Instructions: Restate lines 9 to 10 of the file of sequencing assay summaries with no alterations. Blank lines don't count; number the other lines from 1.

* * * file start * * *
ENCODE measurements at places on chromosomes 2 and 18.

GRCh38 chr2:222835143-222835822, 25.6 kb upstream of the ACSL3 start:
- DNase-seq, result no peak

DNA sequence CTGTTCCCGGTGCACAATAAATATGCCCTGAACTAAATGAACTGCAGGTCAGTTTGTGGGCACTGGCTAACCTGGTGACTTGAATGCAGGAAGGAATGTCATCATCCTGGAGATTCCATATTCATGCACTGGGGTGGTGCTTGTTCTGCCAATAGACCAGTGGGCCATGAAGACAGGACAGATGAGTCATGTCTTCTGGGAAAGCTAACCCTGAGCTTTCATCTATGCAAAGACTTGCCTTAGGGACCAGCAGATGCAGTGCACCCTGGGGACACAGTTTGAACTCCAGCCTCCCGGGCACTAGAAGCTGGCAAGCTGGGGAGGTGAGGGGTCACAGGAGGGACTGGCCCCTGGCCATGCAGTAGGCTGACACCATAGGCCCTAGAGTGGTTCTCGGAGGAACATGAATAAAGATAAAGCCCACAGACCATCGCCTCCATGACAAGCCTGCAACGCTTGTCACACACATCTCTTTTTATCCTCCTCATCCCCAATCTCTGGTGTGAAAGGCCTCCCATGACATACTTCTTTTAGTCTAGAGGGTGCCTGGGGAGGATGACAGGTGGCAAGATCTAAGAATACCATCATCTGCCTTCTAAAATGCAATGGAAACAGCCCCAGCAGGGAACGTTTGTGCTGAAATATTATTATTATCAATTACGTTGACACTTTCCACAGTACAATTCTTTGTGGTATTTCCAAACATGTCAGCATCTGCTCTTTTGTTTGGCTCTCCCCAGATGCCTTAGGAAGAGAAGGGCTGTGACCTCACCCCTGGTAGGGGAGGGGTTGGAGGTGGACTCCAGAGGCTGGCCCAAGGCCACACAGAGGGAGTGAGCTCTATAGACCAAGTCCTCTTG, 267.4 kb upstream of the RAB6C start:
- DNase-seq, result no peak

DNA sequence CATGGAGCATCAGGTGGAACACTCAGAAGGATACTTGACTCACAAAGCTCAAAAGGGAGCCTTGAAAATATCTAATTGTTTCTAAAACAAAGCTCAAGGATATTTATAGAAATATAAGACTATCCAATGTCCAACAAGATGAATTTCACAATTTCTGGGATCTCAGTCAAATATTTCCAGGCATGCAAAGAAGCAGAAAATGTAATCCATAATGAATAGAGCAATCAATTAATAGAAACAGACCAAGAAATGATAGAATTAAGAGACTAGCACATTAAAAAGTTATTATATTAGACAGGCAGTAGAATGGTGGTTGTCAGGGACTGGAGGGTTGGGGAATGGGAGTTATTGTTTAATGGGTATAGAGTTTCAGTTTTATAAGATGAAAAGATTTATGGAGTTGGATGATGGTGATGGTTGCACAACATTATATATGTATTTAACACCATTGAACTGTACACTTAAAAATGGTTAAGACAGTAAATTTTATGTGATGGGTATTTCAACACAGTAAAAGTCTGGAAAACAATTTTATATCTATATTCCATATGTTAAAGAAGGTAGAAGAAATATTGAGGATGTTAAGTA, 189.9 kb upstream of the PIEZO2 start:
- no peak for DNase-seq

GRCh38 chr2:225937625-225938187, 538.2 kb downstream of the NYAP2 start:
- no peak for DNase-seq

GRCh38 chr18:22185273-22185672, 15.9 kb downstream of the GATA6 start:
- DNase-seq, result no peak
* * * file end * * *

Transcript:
- no peak for DNase-seq

GRCh38 chr18:22185273-22185672, 15.9 kb downstream of the GATA6 start: